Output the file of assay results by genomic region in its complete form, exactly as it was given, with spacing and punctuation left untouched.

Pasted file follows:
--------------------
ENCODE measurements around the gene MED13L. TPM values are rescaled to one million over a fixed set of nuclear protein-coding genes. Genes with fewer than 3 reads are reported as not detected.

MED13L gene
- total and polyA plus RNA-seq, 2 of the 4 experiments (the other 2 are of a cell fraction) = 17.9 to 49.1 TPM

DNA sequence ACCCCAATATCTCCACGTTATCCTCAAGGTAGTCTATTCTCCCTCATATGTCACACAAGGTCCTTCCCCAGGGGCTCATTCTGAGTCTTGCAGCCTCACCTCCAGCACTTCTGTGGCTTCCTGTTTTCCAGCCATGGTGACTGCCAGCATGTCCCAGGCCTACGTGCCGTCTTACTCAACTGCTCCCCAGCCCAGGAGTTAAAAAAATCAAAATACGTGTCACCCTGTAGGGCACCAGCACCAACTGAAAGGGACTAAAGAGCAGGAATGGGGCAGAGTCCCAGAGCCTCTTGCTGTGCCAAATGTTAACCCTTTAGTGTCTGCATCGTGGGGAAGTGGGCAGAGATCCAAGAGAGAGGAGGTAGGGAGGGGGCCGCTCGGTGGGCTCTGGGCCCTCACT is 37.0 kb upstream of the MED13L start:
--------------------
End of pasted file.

ENCODE measurements around the gene MED13L. TPM values are rescaled to one million over a fixed set of nuclear protein-coding genes. Genes with fewer than 3 reads are reported as not detected.

MED13L gene
- total and polyA plus RNA-seq, 2 of the 4 experiments (the other 2 are of a cell fraction) = 17.9 to 49.1 TPM

DNA sequence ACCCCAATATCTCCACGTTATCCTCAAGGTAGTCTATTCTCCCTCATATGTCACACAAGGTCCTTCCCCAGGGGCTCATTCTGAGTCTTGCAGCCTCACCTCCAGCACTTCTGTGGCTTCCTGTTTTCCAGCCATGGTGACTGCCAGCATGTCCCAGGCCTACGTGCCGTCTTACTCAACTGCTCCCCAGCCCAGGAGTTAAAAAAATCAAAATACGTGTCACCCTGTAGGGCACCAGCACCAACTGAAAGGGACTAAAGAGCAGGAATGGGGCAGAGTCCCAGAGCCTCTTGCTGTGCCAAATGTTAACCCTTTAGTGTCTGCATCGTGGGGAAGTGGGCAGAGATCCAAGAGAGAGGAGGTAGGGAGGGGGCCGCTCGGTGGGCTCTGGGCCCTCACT is 37.0 kb upstream of the MED13L start: